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Alvarez making physical, mental adjustments

Once Dodgers' No. 3 prospect, righty enters 2019 at No. 17
@kengurnick
March 2, 2019

GLENDALE, Ariz. -- In his fourth professional season after signing out of Cuba, pitcher Yadier Alvarez remains an enigma to the Dodgers. He can be found almost every day this Spring Training on the far bullpen mound, with a rubber contraption linking his right hip to his ankle, having his

GLENDALE, Ariz. -- In his fourth professional season after signing out of Cuba, pitcher Yadier Alvarez remains an enigma to the Dodgers.

He can be found almost every day this Spring Training on the far bullpen mound, with a rubber contraption linking his right hip to his ankle, having his delivery cleaned up by a group of coaches and trainers in the belief that bad mechanics led to early arm soreness.

The Dodgers don’t seem sure what to make of Alvarez, other than he still has the live arm for which they paid a life-changing bonus of $16 million, with a matching penalty for surpassing international signing limits. He has a reputation for not being the most coachable player in the system, but he was added to the 40-man roster in the offseason when he could have been left unprotected and he’s been acting pretty compliant this spring considering he’s nowhere near pitching in a game.

“We’re not going to rush him,” said manager Dave Roberts. “He’s doing well.”

“We’re working toward something in the future,” said Alvarez.

But it’s been a struggle. Alvarez is so talented that he’s still ranked the No. 17 prospect in the organization by MLB Pipeline, but his stock has fallen since he peaked at No. 3 in 2017. He’ll be 23 next week, one year younger than Walker Buehler, one year older than Julio Urías. He spent most of last year at Double-A, but missed two months with a groin injury, striking out 62 in 55 1/3 innings, but also walking 44.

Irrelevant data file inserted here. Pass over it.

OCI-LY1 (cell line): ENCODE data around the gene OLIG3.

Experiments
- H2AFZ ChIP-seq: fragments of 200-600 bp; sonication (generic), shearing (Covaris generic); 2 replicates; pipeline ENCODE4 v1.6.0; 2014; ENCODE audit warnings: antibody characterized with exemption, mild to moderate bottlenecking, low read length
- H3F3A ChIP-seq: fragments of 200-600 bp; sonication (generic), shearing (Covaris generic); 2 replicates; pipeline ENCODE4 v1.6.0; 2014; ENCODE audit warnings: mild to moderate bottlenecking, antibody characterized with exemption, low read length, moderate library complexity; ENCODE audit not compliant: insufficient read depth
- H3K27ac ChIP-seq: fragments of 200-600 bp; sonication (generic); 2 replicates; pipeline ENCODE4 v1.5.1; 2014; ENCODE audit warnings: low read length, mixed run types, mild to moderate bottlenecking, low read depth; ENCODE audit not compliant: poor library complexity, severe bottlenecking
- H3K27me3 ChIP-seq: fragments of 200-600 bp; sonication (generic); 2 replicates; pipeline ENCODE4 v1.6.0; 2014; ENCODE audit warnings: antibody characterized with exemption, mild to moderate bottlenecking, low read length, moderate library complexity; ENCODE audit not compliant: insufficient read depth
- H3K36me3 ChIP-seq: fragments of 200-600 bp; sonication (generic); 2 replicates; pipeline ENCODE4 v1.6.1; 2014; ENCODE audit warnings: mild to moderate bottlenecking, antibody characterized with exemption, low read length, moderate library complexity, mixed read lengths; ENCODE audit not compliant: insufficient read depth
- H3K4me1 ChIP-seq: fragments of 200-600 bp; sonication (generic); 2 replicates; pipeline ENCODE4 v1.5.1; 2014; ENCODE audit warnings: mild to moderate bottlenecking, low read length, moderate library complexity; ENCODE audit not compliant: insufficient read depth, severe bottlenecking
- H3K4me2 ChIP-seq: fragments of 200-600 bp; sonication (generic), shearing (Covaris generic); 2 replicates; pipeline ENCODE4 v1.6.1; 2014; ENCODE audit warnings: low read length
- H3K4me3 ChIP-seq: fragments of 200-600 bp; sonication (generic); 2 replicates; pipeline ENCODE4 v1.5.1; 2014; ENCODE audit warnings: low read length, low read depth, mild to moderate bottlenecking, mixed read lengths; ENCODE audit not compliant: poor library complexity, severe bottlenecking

Here’s his MLB Pipeline scouting report: “Outside of the Reds' Hunter Greene, no pitching prospect generates premium velocity as easily as Alvarez, whose athleticism and outstanding arm speed allow him to maintain a 94-98 mph fastball as a starter and reach 101 at his best. Both his upper-80s slider and lower-80s curveball can be wipeout pitches, with his slider the better of the two, and he even has flashed a plus slider on occasion.

“Alvarez has wow stuff yet little feel for using it. He doesn't maintain the tempo of his delivery or keep it in sync, diminishing the quality of his stuff and leading to scattershot control. He's undeniably talented and has a huge ceiling, but there are questions about his dedication that won't help him reach it.”

In fairness to Alvarez, at least he’s still at it. The Dodgers spent a record $166.9 million on Cuban signings in 2015-16, trying to make up for abandoning the Caribbean during the Frank McCourt era, and Alvarez was one of the jewel targets.

Since then, Hector Olivera (for Alex Wood), Yusniel Diaz (for Manny Machado) and Oneil Cruz (for Tony Watson) were traded. Alex Guerrero, Erisbel Arruebarrena and Pablo Fernandez were released. Yaisel Sierra was hurt and didn’t play last year. Alvarez and infielder Omar Estevez are the only players from that signing group currently in big-league camp.

Not much to show for half a Bryce Harper contract, but hope springs eternal. Alvarez was raised by his mother. His preferred sport growing up was soccer, but baseball offered a more lucrative professional future. He originally was a shortstop, but his Little League teams needed pitching.

“You have to accept the fact that baseball is changing and the sport is changing and I’m open to learning more things and they are teaching me how to stay in the game for a long time,” said Alvarez. “The hardest adjustment is the climate, learning the signs, a different way of playing baseball. You need to use your mind a lot. Listen to the instructors. It’s a mental game.”

Ken Gurnick has covered the Dodgers for MLB.com since 2001.